Just a short post to bring you all up to date on where the Supreme Court is, or isn’t, with its cases.
There are still 27 argued cases to be handed down, and still the only major cases that have been decided are Timbs (covered in my last post) and Apple, decided May 13, which held that purchasers of apps for their iPhones through Apple’s App Store were direct purchasers from Apple (as opposed to the app manufacturers) and may sue Apple for allegedly monopolizing the retail market for the sale of iPhone apps (a 5-4 decision which found Justice Kavanaugh and the four liberal justices in the majority).
The next day to hand down opinions is June 10. It is safe to say it will be a wild June at the Supreme Court.
Want to know how the 42 cases that have been decided have gone vote-wise? Well, thanks to our friends at SCOTUSblog, we have the answer:
For statistically minded readers, SCOTUSblog/statistics break the cases down in every conceivable way. But for this post, notice that 20 of the 42 (47.6%) were unanimous and that 27 (64.3%) were 7-2/6-2 (a justice not participating), 8-1, or 9-0. Why such unanimity, or close to it?
Well, recall that only two “major” cases have been decided, and some commentators, or people that work in certain fields of law, would say that there are more “major” cases than even SCOTUSblog marks in red on their chart. The short answer? The easy ones are done or almost done. The remaining 27, such as the gerrymandering cases, the census case, and the Maryland cross case, are complex, divisive, and will generate long, multiple opinions, opinions which are even now being circulated in draft form to see if they can garner votes.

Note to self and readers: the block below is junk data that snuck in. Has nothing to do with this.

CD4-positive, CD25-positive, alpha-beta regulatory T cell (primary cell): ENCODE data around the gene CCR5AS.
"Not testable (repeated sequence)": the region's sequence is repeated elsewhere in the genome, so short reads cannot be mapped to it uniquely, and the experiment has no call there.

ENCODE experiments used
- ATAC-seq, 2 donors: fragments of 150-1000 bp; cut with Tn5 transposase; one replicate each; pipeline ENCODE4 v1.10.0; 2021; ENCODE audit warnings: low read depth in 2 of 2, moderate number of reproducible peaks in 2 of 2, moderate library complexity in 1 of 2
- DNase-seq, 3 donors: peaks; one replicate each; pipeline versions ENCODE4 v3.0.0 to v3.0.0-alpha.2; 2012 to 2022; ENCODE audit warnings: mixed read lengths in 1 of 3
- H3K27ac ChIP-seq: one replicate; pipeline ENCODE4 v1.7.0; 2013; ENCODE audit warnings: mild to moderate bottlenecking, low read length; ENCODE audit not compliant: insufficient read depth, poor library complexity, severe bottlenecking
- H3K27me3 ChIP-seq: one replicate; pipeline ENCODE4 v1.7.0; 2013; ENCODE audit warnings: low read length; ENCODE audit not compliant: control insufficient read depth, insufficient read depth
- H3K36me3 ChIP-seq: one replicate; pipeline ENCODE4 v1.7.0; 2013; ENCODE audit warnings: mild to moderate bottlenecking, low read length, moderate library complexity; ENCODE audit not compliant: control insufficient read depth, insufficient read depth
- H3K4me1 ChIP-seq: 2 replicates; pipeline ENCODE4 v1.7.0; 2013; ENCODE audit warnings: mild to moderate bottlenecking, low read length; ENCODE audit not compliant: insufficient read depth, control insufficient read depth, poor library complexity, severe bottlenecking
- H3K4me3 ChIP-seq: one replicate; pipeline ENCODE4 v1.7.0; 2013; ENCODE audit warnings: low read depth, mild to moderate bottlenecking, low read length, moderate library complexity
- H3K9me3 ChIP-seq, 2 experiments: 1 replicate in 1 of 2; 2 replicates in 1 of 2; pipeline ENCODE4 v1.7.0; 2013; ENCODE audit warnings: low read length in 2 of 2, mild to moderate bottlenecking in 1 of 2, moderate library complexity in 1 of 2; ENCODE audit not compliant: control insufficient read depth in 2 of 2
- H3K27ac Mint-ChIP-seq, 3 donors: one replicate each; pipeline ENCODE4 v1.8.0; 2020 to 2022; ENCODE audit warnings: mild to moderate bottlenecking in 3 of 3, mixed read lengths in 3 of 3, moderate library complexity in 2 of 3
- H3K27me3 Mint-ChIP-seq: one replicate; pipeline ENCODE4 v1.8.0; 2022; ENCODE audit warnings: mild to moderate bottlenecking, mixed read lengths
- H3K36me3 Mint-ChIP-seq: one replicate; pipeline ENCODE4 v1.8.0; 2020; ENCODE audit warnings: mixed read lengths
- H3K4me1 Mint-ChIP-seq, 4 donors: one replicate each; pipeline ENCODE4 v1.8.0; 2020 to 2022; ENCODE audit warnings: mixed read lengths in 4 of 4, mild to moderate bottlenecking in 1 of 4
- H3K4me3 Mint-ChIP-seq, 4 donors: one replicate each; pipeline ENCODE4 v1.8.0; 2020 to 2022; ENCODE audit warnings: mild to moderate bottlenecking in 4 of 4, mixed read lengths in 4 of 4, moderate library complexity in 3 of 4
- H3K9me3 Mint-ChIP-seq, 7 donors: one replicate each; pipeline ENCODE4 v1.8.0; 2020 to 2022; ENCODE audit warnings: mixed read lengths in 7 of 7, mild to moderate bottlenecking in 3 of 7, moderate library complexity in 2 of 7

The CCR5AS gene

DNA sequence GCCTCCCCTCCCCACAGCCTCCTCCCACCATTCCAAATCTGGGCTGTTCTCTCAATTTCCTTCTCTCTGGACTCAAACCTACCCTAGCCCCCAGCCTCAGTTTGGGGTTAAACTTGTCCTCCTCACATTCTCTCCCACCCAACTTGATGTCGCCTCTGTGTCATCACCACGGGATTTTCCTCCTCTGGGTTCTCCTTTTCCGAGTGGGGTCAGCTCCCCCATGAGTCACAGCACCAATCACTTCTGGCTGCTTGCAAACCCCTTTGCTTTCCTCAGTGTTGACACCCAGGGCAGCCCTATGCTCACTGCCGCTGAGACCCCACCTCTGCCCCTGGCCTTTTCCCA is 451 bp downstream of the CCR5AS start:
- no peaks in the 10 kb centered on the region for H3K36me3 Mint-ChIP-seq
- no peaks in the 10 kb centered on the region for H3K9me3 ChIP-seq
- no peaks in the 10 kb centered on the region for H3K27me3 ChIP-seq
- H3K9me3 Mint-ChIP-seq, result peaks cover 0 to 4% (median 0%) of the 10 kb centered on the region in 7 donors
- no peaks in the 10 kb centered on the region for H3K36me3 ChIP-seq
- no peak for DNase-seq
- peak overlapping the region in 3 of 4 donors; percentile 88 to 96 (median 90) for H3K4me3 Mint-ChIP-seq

I will do my best to keep my readers posted.
Bonus: An interesting grant.
Think copyright law is boring? Well, the law itself might be (confession: I think it is fascinating, but that’s just me) but the facts behind the cases are anything but.
Take this case. It involves videos and photos of the salvage of Blackbeard’s flagship, Queen Anne’s Revenge. I’ll let Amy Howe tell the tale:
In Allen v. Cooper, the justices will consider whether Congress had the power to repeal the states’ immunity from lawsuits for copyright infringement when it enacted the Copyright Remedy Clarification Act.
The case arises from the discovery of Blackbeard’s flagship, Queen Anne’s Revenge, off the North Carolina coast. Frederick Allen and his company, Nautilus Productions, filmed the shipwreck and registered copyrights for the videos and photos that they created; in 2015, they filed a lawsuit claiming that North Carolina had violated their copyrights. The state countered that it could not be sued in federal court, and the U.S. Court of Appeals for the 4th Circuit agreed. The 4th Circuit ruled that the CRCA had not validly repealed the immunity granted to the states by the 11th Amendment.
Allen asked the justices to weigh in, telling them that, unless the Supreme Court intervenes, the “creators of original expression will be left without remedy when States trample their federal copyrights.” Today the justices granted that request..
Photographers, especially those who make a living at it: pay attention to this one.